[January, 1995] Band Members
“Nothing changes on New Years Day” – U2
“Clerks” was hysterical, though we didn’t go to the Angelika. The Village was heavenly as always. The red record place once again had an amazing deal (Achtung Baby on vinyl. U2’s 5th member!). Second Coming provided halo one and halo six. Only missing halo ten now (haven’t seen it anywhere). Got an Afghan Whigs poster (I love these guys, esp. Greg Dulli). Claudia and Anita finally believe me that the sculpture moves. Karaoke was a blast, I could barely do the straight line thing. Handled Tori’s songs quite nicely. On the way home Anita and I saw this raver boy. She said he was better for Jenny’s (her sister’s) band but I don’t necessarily agree. Spent New Years at a “gathering” at Anita’s friend’s Marcy’s house (fun).
The Angelika = pretentious movie theater in SoHo. I had a fixation with the Angelika ever since I saw the listing for Faraway, So Close! (which I never saw on the big screen) and heard about what a cool artsy movie theater it was. And while they do show a selection of fine foreign and independent films, they also have small screens, uncomfortable chairs, subways rumbling underfoot, and audiences that are often humorless (I’ve seen a few movies there in which I was the only one laughing. Unless I’m the only person who found parts of The Good Girl funny…).
“U2’s 5th member” = Adam Clayton’s penis. There’s a naked photo of the bassist in the mosaic cover art. It was censored in the cassette and CD album art, but not in the vinyl, so it was something of a coup to an obsessive like myself.
“Red record place” = Generation Records, one of the few record stores in the Village that is still standing the last time I checked (a year or two ago). It would go on to be my favorite NYC record store and I cobbled together much of my (decently extensive) music collection from the (mostly used) CD’s I purchased there. The walls were covered in posters and records, the cashiers were tattooed/pierced/intimidating, and there was usually punk or some other obscure aggressive music playing.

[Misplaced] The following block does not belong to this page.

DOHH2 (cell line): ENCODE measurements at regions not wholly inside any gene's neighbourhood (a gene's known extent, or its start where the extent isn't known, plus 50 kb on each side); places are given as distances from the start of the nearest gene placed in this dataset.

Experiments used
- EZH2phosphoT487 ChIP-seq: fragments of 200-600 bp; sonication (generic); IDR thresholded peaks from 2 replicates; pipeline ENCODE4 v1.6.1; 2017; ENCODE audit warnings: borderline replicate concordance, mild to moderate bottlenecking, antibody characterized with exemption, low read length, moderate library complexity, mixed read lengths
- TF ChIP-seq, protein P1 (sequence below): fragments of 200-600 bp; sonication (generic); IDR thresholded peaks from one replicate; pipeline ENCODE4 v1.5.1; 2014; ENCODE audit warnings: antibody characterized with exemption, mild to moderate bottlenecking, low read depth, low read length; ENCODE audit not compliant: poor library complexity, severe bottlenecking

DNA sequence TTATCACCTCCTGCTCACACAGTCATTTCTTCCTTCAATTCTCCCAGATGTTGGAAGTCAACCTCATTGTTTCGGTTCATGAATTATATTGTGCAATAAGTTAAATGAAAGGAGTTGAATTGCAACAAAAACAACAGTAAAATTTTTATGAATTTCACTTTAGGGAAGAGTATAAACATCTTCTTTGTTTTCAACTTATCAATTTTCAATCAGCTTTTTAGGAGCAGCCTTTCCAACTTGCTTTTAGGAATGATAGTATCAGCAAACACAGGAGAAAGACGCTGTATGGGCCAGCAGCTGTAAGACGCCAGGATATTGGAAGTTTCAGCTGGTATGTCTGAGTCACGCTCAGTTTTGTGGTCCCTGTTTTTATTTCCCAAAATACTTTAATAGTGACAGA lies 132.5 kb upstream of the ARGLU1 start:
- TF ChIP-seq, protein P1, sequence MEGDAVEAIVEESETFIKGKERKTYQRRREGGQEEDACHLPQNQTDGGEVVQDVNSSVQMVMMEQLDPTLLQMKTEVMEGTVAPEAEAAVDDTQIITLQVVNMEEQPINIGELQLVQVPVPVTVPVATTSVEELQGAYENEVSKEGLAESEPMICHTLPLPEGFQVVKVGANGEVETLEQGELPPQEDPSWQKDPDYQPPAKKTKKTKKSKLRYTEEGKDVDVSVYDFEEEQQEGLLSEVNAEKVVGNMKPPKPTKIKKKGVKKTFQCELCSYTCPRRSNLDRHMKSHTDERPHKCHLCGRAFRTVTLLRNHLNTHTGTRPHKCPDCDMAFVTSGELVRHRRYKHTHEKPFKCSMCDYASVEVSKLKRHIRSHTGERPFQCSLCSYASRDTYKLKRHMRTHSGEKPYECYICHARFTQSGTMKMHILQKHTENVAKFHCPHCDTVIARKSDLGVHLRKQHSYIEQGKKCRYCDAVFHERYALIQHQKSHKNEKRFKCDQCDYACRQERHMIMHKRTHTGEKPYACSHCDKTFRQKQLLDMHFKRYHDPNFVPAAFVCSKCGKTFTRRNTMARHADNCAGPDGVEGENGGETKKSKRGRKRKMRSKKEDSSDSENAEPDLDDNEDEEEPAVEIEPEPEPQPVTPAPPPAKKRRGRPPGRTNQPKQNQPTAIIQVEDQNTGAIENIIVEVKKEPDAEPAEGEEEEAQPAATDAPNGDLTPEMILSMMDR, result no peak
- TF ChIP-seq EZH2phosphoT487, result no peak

The Afghan Whigs = an underrated band fronted by Greg Dulli, who had some brief fame in the alternative scene in the mid/late-90’s. Dulli sang about addiction and tormented love affairs while ironically wailing about being a gentleman and offering such lyrical gems as, “Since you’re aware of the consequences/I can pimp what’s left of this wreck on you/Bit into a rotten one now didn’t you/Now I can watch you chew.”
When I listened to Greg Dulli’s voice, full of arrogance and grit and fury and desperation, it was like being serenaded by the boyfriend from hell. I could imagine an entire doomed love story playing out, replete with passion, addiction, betrayal… terribly unhealthy but terribly romantic. And I was ready to fall into dark, twisted love whenever I heard those first anguished notes. Dulli went on to front The Twilight Singers, who never had the same intense appeal for me.
“Straight line thing” = booze. My coy way of saying we got tipsy. I was still writing much of my journal in code, in case it somebody read it who shouldn’t again.
“The sculpture moves” = the Astor Place Cube, which can be rotated. For some reason, my friends never believed me when I said it does, until one late night I made them grab a side and push until they saw it does move.
Karaoke = a dorky passion I discovered at Claudia’s house. Her new stereo came with a microphone and song setting where lead vocals could be muted. After belting out a few Tori Amos songs, I was hooked and pretty much have been ever since.
Band = a term Anita and I used when we found a cute guy (meaning we wanted him in our band; that is how music-centric our lives were). The raver boy we saw was really young, which is why Anita referred to him as being more appropriate for her younger sister Jenny’s band. It wouldn’t be the last time I fixated on inappropriate choices for my band…